It was evident by 9.30pm, Saturday night that Labor had lost the Victorian election, but Premier John Brumby took to the stage an hour later to talk about governing for four more years with a hung parliament.

He was still clinging on by his fingernails on Monday morning. He seemed unable to believe that the voters would do this to him. Supporters were less measured in their reactions. Disbelief and suppressed rage at the voters emanated from the Labor faithful.

But this election was less about parties than about principles.

In inner city seats, politicians with a solid progressive record and strong publicly articulated convictions successfully fought off the Green challenge. Former Education Minister Bronwyn Pike, former Housing Minister Richard Wynn and former Yarra Mayor Jane Garrett all came home strongly, and they’re about as progressive Labor as you’ll find – which is a sad indictment of how timid mainstream Labor is nowadays.

The Greens – who are nothing if they are not a party of principle – also did well, despite not winning any new seats. Their percentage of the lower house vote lifted from 10.04 percent in 2006 to 10.63 percent, and from 10.58 percent to 11.63 percent in the upper house.

Victorians seem to have had little appetite for a sharp right turn. Instead, they went for small-L Liberal leader Ted Baillieu, who differentiated his party from Labor with a counter-intuitive move. He preferenced the ‘Old Enemy’ – Labor – ahead of the new one, the Greens.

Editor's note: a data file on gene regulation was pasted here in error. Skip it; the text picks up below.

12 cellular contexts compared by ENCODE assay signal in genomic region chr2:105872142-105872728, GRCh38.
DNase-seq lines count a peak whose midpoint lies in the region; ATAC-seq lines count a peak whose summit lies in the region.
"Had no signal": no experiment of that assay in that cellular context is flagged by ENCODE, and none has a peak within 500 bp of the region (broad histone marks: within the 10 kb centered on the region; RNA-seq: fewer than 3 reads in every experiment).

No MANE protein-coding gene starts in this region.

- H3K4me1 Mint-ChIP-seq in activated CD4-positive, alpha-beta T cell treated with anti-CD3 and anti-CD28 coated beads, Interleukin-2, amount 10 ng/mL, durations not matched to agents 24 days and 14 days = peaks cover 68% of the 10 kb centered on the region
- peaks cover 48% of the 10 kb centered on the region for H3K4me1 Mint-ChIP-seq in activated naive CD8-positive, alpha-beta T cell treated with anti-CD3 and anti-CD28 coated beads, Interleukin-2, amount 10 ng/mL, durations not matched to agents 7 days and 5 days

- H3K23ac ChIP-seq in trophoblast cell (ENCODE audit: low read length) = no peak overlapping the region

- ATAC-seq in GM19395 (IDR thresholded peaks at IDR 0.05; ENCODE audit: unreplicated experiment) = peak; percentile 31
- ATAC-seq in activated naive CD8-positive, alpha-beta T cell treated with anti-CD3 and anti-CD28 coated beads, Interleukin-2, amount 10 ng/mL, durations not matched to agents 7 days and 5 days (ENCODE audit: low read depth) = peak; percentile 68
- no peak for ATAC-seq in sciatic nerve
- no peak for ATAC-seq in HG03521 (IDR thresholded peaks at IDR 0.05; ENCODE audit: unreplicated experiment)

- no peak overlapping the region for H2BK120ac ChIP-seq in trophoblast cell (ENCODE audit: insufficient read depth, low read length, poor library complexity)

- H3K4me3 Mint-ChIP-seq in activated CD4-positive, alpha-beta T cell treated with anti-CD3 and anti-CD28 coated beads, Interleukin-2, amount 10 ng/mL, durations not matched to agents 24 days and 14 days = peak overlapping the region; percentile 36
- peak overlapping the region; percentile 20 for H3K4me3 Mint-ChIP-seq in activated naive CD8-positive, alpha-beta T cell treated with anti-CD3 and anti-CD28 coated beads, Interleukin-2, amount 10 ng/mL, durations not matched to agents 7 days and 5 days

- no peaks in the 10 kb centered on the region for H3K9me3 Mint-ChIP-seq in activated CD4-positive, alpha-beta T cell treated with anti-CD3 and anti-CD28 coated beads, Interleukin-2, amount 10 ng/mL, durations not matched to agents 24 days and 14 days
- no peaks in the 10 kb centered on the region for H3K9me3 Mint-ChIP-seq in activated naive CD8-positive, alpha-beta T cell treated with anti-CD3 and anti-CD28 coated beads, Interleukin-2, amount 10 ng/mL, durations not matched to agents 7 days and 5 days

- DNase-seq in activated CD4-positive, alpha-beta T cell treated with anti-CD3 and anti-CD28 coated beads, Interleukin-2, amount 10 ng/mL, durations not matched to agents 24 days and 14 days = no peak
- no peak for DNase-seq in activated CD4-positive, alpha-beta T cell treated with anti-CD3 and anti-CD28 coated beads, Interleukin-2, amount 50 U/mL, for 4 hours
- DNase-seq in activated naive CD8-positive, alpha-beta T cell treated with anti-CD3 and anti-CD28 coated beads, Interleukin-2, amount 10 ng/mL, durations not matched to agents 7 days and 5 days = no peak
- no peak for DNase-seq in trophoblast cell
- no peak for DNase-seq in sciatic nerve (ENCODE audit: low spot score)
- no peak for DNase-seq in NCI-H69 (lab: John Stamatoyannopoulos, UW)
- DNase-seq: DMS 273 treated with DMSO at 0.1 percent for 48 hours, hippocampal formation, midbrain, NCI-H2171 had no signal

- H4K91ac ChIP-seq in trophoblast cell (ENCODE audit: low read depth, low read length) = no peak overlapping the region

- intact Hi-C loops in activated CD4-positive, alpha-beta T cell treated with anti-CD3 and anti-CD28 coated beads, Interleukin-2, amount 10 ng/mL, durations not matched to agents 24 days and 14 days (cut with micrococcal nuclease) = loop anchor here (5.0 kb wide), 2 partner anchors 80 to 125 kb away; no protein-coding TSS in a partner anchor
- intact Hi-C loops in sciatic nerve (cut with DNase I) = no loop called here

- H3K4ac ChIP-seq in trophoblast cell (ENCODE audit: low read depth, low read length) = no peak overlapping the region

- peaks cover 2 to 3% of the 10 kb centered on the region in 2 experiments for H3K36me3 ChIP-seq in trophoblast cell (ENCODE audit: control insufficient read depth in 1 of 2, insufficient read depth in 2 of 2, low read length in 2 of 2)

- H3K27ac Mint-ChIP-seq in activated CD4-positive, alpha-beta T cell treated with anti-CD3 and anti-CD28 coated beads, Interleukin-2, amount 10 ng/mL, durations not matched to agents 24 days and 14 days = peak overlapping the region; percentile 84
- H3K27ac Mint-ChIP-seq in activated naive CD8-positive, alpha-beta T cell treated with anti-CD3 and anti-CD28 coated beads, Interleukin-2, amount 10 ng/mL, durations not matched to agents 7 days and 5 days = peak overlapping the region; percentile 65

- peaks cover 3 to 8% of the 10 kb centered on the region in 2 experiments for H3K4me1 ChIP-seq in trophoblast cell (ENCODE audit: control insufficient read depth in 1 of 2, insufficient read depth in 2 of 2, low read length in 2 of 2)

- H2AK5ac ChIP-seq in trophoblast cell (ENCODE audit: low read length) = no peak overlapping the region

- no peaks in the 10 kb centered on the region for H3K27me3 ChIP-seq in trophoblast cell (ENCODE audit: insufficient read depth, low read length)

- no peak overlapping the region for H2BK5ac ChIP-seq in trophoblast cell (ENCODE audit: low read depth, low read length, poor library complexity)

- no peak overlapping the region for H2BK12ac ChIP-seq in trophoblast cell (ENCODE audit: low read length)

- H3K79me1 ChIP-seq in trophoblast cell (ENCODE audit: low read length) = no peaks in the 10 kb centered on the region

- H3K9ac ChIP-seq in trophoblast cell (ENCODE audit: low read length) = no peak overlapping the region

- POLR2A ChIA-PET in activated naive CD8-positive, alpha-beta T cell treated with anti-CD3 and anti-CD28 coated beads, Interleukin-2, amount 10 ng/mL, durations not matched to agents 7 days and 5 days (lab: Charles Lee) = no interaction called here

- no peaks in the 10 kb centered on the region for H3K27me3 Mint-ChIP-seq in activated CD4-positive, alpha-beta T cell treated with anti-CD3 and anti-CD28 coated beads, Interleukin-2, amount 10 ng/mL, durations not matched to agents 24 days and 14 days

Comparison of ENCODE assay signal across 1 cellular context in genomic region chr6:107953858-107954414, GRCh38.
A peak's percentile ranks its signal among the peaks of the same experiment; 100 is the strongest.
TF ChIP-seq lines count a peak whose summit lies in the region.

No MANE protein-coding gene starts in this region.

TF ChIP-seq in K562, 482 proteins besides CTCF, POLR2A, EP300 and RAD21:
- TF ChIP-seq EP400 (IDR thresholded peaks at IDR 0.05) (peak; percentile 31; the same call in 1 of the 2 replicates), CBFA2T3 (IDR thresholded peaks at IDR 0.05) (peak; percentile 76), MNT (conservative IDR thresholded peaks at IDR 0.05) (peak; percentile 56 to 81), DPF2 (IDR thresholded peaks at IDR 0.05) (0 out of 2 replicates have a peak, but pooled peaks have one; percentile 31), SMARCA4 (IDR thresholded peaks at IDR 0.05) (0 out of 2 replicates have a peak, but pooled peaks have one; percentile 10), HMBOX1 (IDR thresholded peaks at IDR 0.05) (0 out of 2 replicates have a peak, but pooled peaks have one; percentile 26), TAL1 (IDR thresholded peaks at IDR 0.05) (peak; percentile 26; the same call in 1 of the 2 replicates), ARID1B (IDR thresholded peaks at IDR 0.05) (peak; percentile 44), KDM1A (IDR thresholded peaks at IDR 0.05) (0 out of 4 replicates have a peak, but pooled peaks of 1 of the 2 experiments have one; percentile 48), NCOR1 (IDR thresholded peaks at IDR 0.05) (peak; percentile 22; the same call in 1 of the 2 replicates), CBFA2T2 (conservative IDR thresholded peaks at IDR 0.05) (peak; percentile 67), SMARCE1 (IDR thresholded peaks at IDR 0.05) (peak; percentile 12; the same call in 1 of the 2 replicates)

Voters read this as principled rather than pragmatic, and it gave Baillieu the final  boost he needed to win. To all the headless chooks running around crying disaster, remember, Baillieu is not Tony Abbott, and the Victorian Liberals are not the Feds.

Abbott & Baillieu have only two things in common – Speedos and Liberal membership. On most other measures they could almost be in different parties. Which is just as well for Ted: federal Liberals did poorly in Victoria, while the state party, with a much more moderate leader and agenda, will take power.

True, they have some shockers – the incoming Attorney-General, Robert Clark, thinks homos, like the handicapped, should shut up and learn to live with their disability – but the viles’ are more than counterbalanced by GLBTIQ supporters.

Upper-house leader David Davis, incoming Ministers Mary Wooldridge and Matthew Guy, and the eternally supportive Andrea Coote, to name a few; not to mention Ted Baillieu himself, though he won’t support equal marriage.

This is a government with whom we can do business. If there are any lessons for NSW, I would say to ACON and the like: if you’re not already doing so, start talking to Liberals. Make overtures and forge links. Identify supportive Liberal candidates and get behind them.  Make friends. You’re going to be working with them for a long time to come.

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